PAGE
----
Filed under: Commentary, Guest Blogger | Tags: CHI, cultural heritage imaging, FAMSF, japanese woodcut print, Konishi Hirosada, KRESS, RTI, wood block print
By Guest Blogger:
Susan Grinols, FAMSF, Director of Photo Services and Imaging
You wouldn’t necessarily think you needed anything but your own eyes to appreciate the details of a Japanese woodblock print. After all, how much texture is there in a thin piece of paper? It turns out – quite a bit. While working with CHI on the Samuel H. Kress Foundation Grant we proved to ourselves that RTI is adept at revealing hidden textures in these artworks. We did this by photographing one of our Hirosada woodblock prints:
- Konishi Hirosada, Japanese active 1819-1864
- The Osaka Actor Mimasu Daigorō IV as Kan Shōjō in the Play “Sugawara denju tenarai kagami” at the Naka Theater
- Color woodcut with metallic pigments, “lacquer,” and embossing
- Image: 24.5 x 18.8 cm (9 5/8 x 7 3/8 in.)
- Museum purchase, Achenbach Foundation for Graphic Arts Endowment Fund, 1976.1.359
We were amazed to see that the woodblock carver accentuated the actor’s expression in this print through embossing. He also produced subtle and not so subtle textures in the actor’s kimono. These details really come out with RTI.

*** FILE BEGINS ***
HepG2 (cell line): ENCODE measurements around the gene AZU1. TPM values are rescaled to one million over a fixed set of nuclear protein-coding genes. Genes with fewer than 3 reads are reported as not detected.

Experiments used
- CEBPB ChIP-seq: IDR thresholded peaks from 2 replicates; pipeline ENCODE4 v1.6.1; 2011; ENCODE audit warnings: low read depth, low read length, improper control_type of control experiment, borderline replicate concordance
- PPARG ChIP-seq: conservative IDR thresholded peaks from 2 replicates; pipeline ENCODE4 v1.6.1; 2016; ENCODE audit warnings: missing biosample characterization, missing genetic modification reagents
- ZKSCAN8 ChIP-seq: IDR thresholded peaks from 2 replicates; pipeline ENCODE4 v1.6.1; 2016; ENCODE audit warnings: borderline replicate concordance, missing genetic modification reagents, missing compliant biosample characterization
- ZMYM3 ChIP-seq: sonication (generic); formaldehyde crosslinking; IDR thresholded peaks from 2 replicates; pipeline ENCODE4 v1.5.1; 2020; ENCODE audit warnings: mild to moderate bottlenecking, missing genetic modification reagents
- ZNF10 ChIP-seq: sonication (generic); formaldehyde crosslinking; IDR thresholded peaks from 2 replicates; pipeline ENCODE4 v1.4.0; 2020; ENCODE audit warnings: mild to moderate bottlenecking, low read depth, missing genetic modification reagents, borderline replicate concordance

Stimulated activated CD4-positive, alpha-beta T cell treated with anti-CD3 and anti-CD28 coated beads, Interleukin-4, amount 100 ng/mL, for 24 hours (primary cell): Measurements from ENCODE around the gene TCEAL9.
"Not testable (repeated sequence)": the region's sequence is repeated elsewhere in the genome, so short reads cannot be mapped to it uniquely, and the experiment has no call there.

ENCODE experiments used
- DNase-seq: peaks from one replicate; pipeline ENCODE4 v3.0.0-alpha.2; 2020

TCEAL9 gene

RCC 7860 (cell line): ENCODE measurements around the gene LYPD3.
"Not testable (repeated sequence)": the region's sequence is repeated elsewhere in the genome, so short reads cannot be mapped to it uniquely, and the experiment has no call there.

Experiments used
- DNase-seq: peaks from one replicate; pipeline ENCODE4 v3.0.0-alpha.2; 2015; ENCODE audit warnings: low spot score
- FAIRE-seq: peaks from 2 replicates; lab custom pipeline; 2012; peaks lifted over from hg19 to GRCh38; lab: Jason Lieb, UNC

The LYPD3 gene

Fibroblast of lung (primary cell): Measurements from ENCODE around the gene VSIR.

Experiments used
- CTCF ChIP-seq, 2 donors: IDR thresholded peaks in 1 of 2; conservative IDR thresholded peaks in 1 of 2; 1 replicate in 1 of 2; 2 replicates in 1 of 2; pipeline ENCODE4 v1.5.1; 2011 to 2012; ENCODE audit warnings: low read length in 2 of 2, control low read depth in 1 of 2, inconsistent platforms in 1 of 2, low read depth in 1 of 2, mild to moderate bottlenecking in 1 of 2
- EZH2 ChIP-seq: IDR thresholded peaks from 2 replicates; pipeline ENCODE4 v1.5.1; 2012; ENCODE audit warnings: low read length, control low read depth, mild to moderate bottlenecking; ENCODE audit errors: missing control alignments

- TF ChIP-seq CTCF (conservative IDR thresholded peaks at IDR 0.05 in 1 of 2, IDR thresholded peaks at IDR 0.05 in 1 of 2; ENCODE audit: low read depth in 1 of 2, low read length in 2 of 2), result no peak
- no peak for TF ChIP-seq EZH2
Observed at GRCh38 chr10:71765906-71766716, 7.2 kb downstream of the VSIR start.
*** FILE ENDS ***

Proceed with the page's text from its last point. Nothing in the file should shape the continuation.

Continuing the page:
When exhibiting our prints we frame them behind plexiglas and limit their exposure to damaging light by keeping the light levels low. This combination sometimes makes it difficult for people to see all of the artwork’s subtle textures.
To give our visitors a richer experience of the Hirosada print we decided to include its PTM in the galleries while the artwork was on display in our exhibition Japanesque.
Unfortunately we didn’t have enough time to get the RTI viewer onto a kiosk before Japanesque’s opening so we decided to make a movie of the Hirosada PTM using Screen Flow and iMovie. BTW, a BIG THANK YOU goes out to the CHI team for the beautiful imagery we used in the movie, and also to Michael Ashley for his technical movie making expertise, and to Mark Mudge and Carla Schroer for their help in writing the gallery label.
The end result is a short movie with detailed imagery of the artwork. The best part is that the movie is being displayed on a 46” flat panel screen with the artwork hung close by, making it convenient for our visitors to compare the RTI results with the actual artwork.
Woodblock prints are the result of collaboration between the artist, the carver and the printer. Using RTI technology, our visitors are able to get a real appreciation for their artistry.